Earlier this week, the network was criticized by women's groups for approving a pro-life ad featuring college quarterback Tim Tebow and his mother.CBS has rejected an ad from gay dating site Mancrunch.com, telling the site that the ad "is not within the Network's Broadcast Standards for Super Bowl Sunday," James Hibberd reports at The Live Feed."After reviewing the ad, which is entirely commercial in nature, our standards and practices department decided not to accept this particular spot," said CBS spokeswoman Shannon Jacobs."We are always open to working with a client on alternative submissions." One executive close to the network said CBS's sales department also had issues with Man Crunch's credit worthiness.“We are totally of the opinion the ad was rejected due to the homosexual content,” spokeswoman Elissa Buchter said.She added, “The creative is PG-rated and doesn’t feature any tongue or overt sexuality.” In a commercial clearance report form (provided to EW by Man Crunch.com), CBS notified the website that its ad had not been approved, stating that the creative content was not within in the Network’s Broadcast Standards for Super Bowl Sunday. “Our Sales Department has had difficulty verifying your organization’s credit status,” the form states.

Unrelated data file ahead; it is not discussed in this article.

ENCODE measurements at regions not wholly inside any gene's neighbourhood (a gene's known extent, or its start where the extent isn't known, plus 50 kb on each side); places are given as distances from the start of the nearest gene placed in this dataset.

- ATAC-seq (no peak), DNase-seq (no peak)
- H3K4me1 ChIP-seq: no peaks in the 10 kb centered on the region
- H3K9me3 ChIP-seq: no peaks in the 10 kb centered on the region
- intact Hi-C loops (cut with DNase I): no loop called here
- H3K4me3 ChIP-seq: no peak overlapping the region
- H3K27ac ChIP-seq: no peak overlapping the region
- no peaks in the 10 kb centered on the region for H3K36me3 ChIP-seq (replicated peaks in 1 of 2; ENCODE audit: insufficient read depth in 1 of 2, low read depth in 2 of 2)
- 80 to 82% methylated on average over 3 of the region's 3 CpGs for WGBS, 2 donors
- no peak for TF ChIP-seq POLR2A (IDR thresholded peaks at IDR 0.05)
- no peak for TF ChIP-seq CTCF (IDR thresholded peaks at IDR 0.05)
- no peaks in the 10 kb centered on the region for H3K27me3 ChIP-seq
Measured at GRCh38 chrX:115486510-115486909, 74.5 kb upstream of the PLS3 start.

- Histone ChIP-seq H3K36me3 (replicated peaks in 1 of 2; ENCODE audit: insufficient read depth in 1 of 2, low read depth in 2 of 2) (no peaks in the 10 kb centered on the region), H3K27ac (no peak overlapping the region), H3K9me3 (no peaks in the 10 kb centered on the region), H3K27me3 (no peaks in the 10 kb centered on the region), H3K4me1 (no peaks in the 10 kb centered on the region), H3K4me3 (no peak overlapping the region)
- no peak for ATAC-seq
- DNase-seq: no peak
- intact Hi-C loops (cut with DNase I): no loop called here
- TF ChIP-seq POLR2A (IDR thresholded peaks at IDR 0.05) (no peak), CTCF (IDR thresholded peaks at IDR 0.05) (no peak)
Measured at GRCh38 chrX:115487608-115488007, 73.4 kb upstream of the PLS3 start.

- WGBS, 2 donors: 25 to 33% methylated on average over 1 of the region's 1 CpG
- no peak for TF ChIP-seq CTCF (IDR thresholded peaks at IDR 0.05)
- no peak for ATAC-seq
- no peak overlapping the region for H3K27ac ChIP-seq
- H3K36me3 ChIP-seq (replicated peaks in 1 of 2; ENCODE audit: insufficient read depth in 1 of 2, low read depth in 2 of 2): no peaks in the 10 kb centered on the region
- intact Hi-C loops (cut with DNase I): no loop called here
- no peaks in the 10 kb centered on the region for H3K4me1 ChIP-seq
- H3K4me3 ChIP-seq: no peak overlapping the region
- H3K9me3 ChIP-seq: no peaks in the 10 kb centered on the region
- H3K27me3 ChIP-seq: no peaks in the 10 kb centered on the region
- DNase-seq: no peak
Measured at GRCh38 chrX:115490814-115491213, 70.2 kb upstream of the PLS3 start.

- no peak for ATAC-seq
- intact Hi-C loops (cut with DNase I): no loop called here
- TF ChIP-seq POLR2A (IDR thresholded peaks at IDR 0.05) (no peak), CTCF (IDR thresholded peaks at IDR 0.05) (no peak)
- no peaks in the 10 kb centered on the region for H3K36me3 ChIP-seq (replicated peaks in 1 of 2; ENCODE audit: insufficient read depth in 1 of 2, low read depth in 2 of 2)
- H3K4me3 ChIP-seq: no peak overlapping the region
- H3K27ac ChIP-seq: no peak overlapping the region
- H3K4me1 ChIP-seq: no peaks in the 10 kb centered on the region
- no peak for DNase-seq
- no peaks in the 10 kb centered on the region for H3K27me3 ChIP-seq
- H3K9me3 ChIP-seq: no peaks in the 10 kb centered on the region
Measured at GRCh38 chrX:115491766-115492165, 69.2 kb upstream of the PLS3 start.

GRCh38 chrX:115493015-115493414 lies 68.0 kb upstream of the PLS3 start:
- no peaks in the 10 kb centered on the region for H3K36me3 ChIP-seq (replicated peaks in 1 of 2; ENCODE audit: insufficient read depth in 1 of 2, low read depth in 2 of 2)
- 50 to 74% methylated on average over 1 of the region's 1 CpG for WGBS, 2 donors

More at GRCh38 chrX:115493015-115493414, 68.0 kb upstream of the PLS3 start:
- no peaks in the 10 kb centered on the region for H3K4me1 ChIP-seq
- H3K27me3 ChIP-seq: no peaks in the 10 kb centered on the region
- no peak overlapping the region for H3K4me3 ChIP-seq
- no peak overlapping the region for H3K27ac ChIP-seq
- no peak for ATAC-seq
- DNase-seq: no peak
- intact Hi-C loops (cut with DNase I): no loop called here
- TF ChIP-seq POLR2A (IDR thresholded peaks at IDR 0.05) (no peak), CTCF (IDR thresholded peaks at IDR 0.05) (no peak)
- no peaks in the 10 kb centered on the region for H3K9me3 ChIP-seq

The president's State of the Union address touched on the issue of gays in the military.
Man Crunch.com, however, claims that’s not the case.
“Man Crunch not only had the money to pay for the spot, they even offered CBS a cash advance,” the company stated.
The CBS rep told EW: “We have absolutely no record of any such offer.” CBS and its Super Bowl commercials made headlines earlier this week when women’s advocacy groups issued statements protesting the network’s decision to air a spot sponsored by Christian organization Focus on the Family, which features Florida Gators football star Tim Tebow, his mother, and what some are arguing is an overt pro-life message.
“At CBS, our standards and practices process continues to adhere to a process that ensures all ads — on all sides of an issue — are appropriate for air,” the network said in response to that flap.